In Sketching in Nature, animator April Hobart helps teachers integrate nature journal activities into their classrooms. In her article, she provides a review of easy-to-find art materials and recommends three drawing exercises. Two of the exercises are very familiar to most of you. Contour drawing exercises are part of any introductory course in drawing. These exercises require students to draw the outline of an object. Blind contour drawings require students to keep their pencils on the paper and to draw without looking at their paper. Regular contour drawing involves drawing the outline of an object while looking at one’s paper.
The third exercise Hobart recommends is the most interesting because it is a low-cost way of learning how to record changes over time and it encourages careful observation over a prolonged period. Hobart’s third drawing exercise involves drawing an ice cube and illustrating how it changes as it melts. Students divide a standard sheet of paper into six sections by drawing light pencil lines. They then place an ice cube on a paper plate and spend 15 minutes drawing and shading the ice cube. After 15 minutes has passed, students begin a second drawing in a new square and once again observe and illustrate changes to the ice cube over a 15-minute period. Students repeat this activity until all six squares are filled. This exercise not only improves the observation skills of “observers-turned-naturalists” (Hobart, 2005), it encourages the visualization of a concept – in this case, melting (DeCristofano, 2007). Visualization helps students articulate ideas, discuss their learning process, and discuss their experiences in science (DeCristofano, 2007). Hobart (2005) also points out that this exercise calls upon students to experiment with shading and to learn how to use their drawing materials under changing conditions.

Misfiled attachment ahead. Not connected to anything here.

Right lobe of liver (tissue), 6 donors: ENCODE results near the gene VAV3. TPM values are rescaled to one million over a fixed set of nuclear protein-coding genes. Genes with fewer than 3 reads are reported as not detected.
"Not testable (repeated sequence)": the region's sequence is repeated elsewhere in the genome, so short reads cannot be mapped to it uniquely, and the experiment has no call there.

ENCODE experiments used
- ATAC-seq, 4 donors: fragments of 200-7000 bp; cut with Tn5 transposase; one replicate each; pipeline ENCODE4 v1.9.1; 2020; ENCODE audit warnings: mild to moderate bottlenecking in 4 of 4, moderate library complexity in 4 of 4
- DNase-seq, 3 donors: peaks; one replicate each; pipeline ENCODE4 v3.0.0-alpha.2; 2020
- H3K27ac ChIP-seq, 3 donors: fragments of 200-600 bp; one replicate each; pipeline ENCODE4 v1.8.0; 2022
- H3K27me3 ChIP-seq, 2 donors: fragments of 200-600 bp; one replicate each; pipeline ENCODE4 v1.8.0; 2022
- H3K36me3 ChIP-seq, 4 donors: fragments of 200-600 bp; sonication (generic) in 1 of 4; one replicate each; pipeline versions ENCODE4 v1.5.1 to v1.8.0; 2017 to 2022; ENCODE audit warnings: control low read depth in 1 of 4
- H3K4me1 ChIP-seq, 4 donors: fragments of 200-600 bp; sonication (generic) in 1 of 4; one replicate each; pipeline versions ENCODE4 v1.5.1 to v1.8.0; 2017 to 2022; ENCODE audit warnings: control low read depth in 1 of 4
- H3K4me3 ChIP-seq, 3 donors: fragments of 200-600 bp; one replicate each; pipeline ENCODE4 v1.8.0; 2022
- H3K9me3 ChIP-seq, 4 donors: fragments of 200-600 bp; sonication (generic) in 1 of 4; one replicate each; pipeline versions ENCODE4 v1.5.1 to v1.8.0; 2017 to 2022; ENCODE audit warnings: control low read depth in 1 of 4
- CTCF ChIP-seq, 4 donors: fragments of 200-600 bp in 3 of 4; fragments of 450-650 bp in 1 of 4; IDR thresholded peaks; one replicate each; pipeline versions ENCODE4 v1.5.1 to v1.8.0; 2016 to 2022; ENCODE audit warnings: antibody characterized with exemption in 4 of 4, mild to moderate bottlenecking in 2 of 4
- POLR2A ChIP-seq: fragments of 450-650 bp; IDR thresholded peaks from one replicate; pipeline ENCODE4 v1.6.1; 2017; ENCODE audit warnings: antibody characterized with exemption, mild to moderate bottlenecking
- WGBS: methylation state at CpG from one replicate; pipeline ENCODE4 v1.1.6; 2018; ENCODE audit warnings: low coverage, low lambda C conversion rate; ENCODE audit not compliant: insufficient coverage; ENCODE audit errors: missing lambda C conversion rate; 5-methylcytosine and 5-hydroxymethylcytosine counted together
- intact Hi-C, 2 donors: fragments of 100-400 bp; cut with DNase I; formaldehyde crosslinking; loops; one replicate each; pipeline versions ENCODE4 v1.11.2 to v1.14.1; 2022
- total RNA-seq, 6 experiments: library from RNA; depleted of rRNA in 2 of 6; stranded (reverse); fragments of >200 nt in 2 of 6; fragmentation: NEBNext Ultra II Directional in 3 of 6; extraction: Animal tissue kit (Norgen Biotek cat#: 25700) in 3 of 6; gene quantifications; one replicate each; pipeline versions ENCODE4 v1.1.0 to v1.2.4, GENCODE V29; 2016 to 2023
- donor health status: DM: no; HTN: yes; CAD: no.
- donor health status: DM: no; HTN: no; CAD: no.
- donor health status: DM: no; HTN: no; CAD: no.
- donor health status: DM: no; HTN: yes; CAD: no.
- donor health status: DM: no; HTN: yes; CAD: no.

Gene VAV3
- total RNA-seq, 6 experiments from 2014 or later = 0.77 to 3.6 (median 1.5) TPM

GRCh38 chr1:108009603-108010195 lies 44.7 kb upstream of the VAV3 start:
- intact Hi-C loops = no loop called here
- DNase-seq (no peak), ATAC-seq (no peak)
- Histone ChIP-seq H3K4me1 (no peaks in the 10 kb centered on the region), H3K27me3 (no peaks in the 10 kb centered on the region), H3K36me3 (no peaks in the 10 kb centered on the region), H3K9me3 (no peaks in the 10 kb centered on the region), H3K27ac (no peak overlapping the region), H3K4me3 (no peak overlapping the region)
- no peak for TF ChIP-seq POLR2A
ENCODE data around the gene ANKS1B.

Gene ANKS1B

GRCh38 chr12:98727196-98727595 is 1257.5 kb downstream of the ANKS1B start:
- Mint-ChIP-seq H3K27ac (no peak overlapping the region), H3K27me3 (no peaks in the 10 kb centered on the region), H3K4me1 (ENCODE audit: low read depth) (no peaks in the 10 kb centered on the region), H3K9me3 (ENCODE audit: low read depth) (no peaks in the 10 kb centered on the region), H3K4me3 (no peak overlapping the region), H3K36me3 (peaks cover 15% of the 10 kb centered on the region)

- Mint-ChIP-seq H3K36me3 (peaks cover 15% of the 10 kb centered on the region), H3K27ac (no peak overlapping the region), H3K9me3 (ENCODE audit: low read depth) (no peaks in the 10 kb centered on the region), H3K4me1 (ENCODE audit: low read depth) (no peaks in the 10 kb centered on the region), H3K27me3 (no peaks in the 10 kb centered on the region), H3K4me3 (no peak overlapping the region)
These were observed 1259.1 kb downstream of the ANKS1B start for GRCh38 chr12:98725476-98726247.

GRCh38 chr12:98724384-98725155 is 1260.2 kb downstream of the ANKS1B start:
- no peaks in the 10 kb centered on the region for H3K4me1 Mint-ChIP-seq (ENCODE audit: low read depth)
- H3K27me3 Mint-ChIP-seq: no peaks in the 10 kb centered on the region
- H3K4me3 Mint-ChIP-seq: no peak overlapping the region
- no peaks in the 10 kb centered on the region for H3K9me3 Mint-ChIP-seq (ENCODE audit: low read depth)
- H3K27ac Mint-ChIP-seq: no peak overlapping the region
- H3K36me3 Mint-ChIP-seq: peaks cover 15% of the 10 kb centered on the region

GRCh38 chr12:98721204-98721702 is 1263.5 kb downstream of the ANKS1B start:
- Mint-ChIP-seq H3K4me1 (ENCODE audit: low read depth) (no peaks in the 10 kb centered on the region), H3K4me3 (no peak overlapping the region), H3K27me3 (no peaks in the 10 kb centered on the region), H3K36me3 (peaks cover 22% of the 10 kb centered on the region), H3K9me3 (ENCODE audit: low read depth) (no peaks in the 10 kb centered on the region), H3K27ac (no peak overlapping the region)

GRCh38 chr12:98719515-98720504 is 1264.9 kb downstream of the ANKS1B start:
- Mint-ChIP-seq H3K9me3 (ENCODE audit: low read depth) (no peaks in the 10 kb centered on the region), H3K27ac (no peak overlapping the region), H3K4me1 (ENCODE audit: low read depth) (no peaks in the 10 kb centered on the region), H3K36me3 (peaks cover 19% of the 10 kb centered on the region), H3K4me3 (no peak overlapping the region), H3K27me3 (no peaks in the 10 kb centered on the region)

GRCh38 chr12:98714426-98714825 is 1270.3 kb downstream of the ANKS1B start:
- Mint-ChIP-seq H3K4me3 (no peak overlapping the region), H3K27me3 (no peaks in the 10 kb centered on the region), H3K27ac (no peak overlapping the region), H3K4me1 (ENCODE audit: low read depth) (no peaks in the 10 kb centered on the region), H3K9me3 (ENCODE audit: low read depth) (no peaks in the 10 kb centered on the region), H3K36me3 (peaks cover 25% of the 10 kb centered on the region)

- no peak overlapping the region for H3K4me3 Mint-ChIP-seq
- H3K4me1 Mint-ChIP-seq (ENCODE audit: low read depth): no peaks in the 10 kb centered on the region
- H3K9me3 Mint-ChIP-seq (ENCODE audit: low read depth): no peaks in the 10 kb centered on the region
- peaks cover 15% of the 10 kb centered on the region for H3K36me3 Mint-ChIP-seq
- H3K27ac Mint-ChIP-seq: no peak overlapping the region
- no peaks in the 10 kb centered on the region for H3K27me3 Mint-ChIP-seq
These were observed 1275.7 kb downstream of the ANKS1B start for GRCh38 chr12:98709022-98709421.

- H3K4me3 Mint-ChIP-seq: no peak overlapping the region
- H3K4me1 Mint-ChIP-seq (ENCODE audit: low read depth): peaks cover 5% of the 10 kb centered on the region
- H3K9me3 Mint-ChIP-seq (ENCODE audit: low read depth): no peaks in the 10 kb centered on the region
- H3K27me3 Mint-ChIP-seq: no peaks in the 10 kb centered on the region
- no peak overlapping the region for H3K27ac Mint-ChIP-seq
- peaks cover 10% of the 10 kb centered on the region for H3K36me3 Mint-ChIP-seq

Hobart (2005) encourages teachers to make drawing a year-round activity. She suggests requiring illustrations with writing projects, engaging students in a weekly drawing exercise, and encouraging students to share their work with others so they remain observant of the world around them.
DeCristofano, Carolyn Cinami. 2007. Visualization: Bridging scientific and verbal literacies. Connect. Volume 21, No. 1 (September/October). Online at http://cf.synergylearning.org/DisplayArticle.cfm?selectedarticle=666
[accessed 24 Feb 2011]
Hobart, April. 2005. Sketching in nature. Science Teacher, 72(1): 30-33.
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